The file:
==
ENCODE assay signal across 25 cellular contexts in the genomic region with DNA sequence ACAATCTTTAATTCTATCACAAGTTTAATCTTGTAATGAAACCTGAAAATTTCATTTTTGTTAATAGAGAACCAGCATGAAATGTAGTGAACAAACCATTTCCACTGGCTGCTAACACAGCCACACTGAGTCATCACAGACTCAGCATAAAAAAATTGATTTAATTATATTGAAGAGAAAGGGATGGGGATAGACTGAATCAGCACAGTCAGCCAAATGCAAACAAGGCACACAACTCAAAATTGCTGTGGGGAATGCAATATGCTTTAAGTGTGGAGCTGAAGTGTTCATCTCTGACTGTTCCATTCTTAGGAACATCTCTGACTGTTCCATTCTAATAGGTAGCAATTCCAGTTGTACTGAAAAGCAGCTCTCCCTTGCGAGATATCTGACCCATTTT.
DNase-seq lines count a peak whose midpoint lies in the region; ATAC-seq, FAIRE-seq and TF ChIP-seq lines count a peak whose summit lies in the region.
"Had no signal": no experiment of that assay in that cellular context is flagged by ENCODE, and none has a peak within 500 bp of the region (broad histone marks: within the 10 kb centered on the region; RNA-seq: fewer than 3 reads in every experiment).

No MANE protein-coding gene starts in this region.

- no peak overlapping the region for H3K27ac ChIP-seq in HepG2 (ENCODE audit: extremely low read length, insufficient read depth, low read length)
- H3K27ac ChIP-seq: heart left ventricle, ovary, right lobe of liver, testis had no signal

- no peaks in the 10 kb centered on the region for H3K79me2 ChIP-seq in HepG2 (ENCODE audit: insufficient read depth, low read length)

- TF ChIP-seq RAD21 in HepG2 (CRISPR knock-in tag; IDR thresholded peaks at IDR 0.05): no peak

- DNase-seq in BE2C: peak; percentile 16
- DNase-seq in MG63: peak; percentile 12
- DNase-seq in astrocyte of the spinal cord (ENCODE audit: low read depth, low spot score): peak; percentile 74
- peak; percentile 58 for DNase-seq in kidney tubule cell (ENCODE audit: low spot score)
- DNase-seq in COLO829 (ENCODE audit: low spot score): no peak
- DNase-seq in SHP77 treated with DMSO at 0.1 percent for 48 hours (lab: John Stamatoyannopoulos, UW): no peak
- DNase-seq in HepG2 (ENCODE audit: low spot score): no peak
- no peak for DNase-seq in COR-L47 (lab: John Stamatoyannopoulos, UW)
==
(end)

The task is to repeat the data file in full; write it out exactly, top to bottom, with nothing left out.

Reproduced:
ENCODE assay signal across 25 cellular contexts in the genomic region with DNA sequence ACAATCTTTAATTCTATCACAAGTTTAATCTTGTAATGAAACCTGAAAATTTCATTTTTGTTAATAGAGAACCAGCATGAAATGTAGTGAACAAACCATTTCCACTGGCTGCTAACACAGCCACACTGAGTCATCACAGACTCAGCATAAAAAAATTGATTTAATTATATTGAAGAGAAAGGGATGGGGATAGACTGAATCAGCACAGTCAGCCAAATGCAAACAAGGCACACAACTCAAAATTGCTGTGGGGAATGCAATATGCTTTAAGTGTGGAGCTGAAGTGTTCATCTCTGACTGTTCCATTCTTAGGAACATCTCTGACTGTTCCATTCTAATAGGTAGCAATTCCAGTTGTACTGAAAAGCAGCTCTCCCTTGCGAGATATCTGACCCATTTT.
DNase-seq lines count a peak whose midpoint lies in the region; ATAC-seq, FAIRE-seq and TF ChIP-seq lines count a peak whose summit lies in the region.
"Had no signal": no experiment of that assay in that cellular context is flagged by ENCODE, and none has a peak within 500 bp of the region (broad histone marks: within the 10 kb centered on the region; RNA-seq: fewer than 3 reads in every experiment).

No MANE protein-coding gene starts in this region.

- no peak overlapping the region for H3K27ac ChIP-seq in HepG2 (ENCODE audit: extremely low read length, insufficient read depth, low read length)
- H3K27ac ChIP-seq: heart left ventricle, ovary, right lobe of liver, testis had no signal

- no peaks in the 10 kb centered on the region for H3K79me2 ChIP-seq in HepG2 (ENCODE audit: insufficient read depth, low read length)

- TF ChIP-seq RAD21 in HepG2 (CRISPR knock-in tag; IDR thresholded peaks at IDR 0.05): no peak

- DNase-seq in BE2C: peak; percentile 16
- DNase-seq in MG63: peak; percentile 12
- DNase-seq in astrocyte of the spinal cord (ENCODE audit: low read depth, low spot score): peak; percentile 74
- peak; percentile 58 for DNase-seq in kidney tubule cell (ENCODE audit: low spot score)
- DNase-seq in COLO829 (ENCODE audit: low spot score): no peak
- DNase-seq in SHP77 treated with DMSO at 0.1 percent for 48 hours (lab: John Stamatoyannopoulos, UW): no peak
- DNase-seq in HepG2 (ENCODE audit: low spot score): no peak
- no peak for DNase-seq in COR-L47 (lab: John Stamatoyannopoulos, UW)